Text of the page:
Former Washington State Speaker of the House, Rep. Frank Chopp, released a proposal Thursday to raise more than $2 billion in revenue to deal with the economic downturn and public health needs brought about by the coronavirus pandemic.
Titled, the “Public Priorities and Progressive Revenues Plan,” the proposal includes two funding mechanisms to pay for expanded social services, both of which have long been at the center of political debate in Washington State: a state capital gains tax and a corporate payroll tax.
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The proposal calls for lawmakers to follow a two-part approach to economic recovery. Chopp argues that lawmakers should first identify state investment priorities and, subsequently, outline where the funding for those investments will come from.
Chopp’s proposal lays out a set of suggested investments in a plan called HEART – Health Equity and Recovery Trust.
Undergirding HEART is the idea that the coronavirus pandemic has unleashed joint health and economic crises of unprecedented scale. By causing mass unemployment, exacerbating social and racial inequities, exposing the limitations of an underfunded public health system, and presenting jarring budget shortfalls, Chopp argues that recovery from the pandemic requires a spending package of this scale.
Without significant state funding for foundational public health, investment in the survival of our community agencies, and the prevention of austerity budget cuts, our health and economic recovery will be prolonged,” reads a description of the HEART plan on Chopp’s website.
Specifically, HEART calls for three types of “community investments”: pandemic response, behavioral and mental health treatment, and support for community health care.
Pandemic response investments would include free testing and contract tracing, as well as personal protective equipment produced and warehoused in Washington State.
For behavioral and mental health, Chopp proposes funding thousands of new units of supportive housing with treatment services to provide long-term housing for the chronically homeless. He also supports directing funding to existing state facilities, such as the Behavioral Health Institute, and the creation of a new Behavioral Health Teaching Hospital to move patients out of the beleaguered Western State Hospital.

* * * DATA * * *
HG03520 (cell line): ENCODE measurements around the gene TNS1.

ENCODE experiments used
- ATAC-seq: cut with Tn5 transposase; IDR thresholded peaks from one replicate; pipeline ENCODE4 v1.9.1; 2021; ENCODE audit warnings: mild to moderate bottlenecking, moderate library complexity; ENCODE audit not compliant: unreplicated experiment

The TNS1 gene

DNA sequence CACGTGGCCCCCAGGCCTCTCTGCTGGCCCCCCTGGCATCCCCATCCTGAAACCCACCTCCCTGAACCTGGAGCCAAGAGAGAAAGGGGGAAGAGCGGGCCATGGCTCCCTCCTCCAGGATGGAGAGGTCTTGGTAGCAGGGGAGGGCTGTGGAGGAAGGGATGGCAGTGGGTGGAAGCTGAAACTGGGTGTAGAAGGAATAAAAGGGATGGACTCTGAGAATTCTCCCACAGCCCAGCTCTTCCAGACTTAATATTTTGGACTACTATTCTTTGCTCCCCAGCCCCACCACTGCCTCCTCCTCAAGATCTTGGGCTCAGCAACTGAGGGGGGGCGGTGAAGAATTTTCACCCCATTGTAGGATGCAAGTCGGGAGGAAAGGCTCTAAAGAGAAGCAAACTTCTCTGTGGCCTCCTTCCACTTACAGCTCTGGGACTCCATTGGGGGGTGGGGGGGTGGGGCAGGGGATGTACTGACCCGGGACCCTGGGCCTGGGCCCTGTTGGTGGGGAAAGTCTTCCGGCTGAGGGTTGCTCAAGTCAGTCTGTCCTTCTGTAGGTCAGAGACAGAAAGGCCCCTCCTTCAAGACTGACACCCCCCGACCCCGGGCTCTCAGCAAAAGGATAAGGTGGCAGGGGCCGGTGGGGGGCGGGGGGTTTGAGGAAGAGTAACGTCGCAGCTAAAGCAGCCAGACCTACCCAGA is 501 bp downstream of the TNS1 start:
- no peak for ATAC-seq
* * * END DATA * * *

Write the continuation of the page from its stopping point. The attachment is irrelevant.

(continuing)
Finally, HEART proposes a boon to community health care, which includes community health clinics, rural hospitals, regional trauma centers, and local emergency services.
A May economic analysis conducted by the accounting firm CliftonLarsonAllen estimated that Washington’s 27 community health centers could together lose about 59% of revenue over six months due to the pandemic, totaling $473 million dollars in combined losses.
To fund this gamut of community investments, the tax on corporations Chopp proposes would be aimed at employees making more than $500,000 a year. Calling it a “Fair Share Contribution” the tax would be bifurcated into two tiers.
In tier one, companies would be subject to a 5% tax per employee compensation exceeding $500,000. In tier two, a 10% tax would be applied per employee compensation exceeding $10 million. This would raise, according to the proposal, $500 million per year in revenue for community investments.
The proposal also aims to raise another $500 million per year through a tax on capital gains. Funds from this source would go toward workforce education and housing, and a Working Families Tax Credit.
All in all, Chopp said the proposal would produce $2 billion per year in new revenue to be spent on critical services.
To reform Washington’s oft lamented regressive tax structure, Democrats have toyed with the idea of passing a capital gains tax or an income tax for the past several years, though have yet to summon the necessary broad public support.
Nevertheless, there is some evidence that public opinion has shifted in the years since. In a recent Washington State poll, 63% of respondents favored an economic recovery approach that would raise taxes on the wealthiest households. 62% said they supported instituting a capital gains tax to “fund public services and provide support to families and businesses struggling due to coronavirus.”
When asked whether a capital gains was an option being considered by Democratic lawmakers, Sen. Christine Rolfes, chair of the Senate Ways and Committee said “everything’s on the table.”
Even still, she cautioned that a capital gains tax might not survive a court challenge and that enacting an income tax would be arduous – requiring a two-thirds vote of the Legislature and passage at the ballot box.
After stepping down as Speaker last year, Chopp is running for reelection in the 43rd district.
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